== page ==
Scientists create a new variant of Covid with an 80% death rate in mice

Boston University created a new variant of Covid-19 that caused an 80% death rate in mice, according to a new research paper.

The research hopes to better understand the role played by the virus’ spike protein in terms of whether a variant is harmful.

To do this, scientists at Boston University’s Biosafety Research Laboratory 4 attached the more immune-enhancing spike protein Omicron to the “backbone” of an original Covid virus early in the pandemic.

“We generated the chimeric recombinant SARS-CoV-2 encoding the Omicron S gene in the backbone of an ancestral SARS-CoV-2 isolate and compared this virus with the naturally circulating Omicron variant,” said the article published on biorxiv awaiting peer review readings.

“In K18-hACE2 mice, while Omicron causes a mild, non-fatal infection, the virus carrying Omicron S inflicts severe disease with an 80% mortality rate.

“This indicates that while Omicron vaccine escape is defined by mutations in S, the primary determinants of viral pathogenicity reside outside of S.”

When infected only with the original strain of Covid-19, 100% of the mice died, while none of the mice infected with the Omicron variant died.

American molecular biologist Richard H. Ebright slammed the paper.

“Search is a clear example of gain-of-function search,” he told the Daily Mail UK.

“It is of particular concern that this new US government ePPP research – like the US government’s previous ePPP research on chimeric SARS-related coronaviruses at the Wuhan Institute of Virology that may have caused the pandemic – does not appear to have undergone the prior risk-benefit review mandated by U.S. government policies.”

However, Boston University disputes that the research does not constitute gain-of-function research because it did not make the original strain of Covid-19 more virulent.

“First, this research is not gain-of-function research, which means it did not amplify the Washington State SARS-COV-2 virus strain (2020 original virus) nor did it made it more dangerous,” BU said in a statement following online reports. which the university called “false and inaccurate”.

“In fact, this research made replicating the virus less dangerous,” the university added.

The study’s lead author says the research will help better understand the Omicron variant and lead to new treatments.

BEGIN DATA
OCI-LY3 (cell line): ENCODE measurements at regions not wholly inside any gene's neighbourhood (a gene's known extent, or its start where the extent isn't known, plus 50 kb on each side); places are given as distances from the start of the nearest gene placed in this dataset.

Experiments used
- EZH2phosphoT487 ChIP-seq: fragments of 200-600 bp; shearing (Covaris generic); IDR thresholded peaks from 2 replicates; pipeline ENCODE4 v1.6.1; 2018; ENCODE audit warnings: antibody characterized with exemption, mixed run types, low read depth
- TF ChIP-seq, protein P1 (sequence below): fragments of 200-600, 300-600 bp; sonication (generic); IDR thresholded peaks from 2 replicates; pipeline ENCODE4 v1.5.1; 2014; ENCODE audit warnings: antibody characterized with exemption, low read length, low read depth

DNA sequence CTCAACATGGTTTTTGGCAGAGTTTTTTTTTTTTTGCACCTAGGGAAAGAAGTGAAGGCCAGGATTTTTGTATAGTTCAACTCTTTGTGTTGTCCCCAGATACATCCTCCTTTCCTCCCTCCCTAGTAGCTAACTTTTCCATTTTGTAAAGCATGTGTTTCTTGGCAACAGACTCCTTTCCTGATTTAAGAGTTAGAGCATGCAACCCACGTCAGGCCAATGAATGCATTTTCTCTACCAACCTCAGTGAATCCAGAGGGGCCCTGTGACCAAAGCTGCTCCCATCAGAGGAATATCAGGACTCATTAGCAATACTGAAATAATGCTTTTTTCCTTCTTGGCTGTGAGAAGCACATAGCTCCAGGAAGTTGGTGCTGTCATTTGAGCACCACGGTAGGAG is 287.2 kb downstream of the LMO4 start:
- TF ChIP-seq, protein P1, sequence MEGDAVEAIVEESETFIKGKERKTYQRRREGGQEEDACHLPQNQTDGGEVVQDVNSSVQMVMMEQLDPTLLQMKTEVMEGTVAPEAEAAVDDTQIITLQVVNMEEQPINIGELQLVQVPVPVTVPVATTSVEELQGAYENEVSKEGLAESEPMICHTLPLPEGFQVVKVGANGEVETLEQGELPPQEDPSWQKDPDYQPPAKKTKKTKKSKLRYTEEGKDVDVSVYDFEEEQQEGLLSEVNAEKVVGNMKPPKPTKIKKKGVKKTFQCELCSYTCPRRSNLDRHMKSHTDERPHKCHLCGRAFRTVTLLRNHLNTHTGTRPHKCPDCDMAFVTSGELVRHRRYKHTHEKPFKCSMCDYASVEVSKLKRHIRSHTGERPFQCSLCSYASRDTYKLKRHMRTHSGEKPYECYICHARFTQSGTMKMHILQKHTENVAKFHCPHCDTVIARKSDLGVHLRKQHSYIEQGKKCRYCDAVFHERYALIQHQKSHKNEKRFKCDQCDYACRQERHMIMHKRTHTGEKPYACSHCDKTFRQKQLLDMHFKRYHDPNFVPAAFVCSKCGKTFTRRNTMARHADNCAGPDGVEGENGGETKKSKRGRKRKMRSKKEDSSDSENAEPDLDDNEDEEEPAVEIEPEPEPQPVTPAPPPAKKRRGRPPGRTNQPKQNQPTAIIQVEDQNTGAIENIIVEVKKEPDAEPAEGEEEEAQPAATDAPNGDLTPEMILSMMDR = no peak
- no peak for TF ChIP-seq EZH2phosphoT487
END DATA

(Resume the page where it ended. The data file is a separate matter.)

“Consistent with studies published by others, this work shows that it is not the spike protein that drives the pathogenicity of Omicron, but rather other viral proteins,” said the study’s lead author. , Mohsan Saeed.

“Determining these proteins will lead to better disease diagnosis and management strategies,” Saeed said.

While Boston University refutes their research uses gain of function. Some experts have argued that gain-of-function research is needed in the fight against future pandemics.

“Gain-of-function experiments can help researchers test scientific theories, develop new technologies, and find treatments for infectious diseases,” an expert panel concluded in a Conversation article.

“For example, in 2003 when the initial SARS-CoV outbreak occurred, researchers developed a method to study the virus in the laboratory. One of the experiments involved growing the virus in mice so that “They can study it. This work has led to a model for researching the virus and testing potential vaccines and treatments.”

The article also states that there is no such thing as zero risk when performing experiments with contagious viruses.

The Boston University research paper noted that one limitation to the study was the breed of mouse used, as other types are more similar to humans.

This means that it is more difficult to say what the mortality rate of the variant in humans would be.

This article has been updated to include Boston University’s response.

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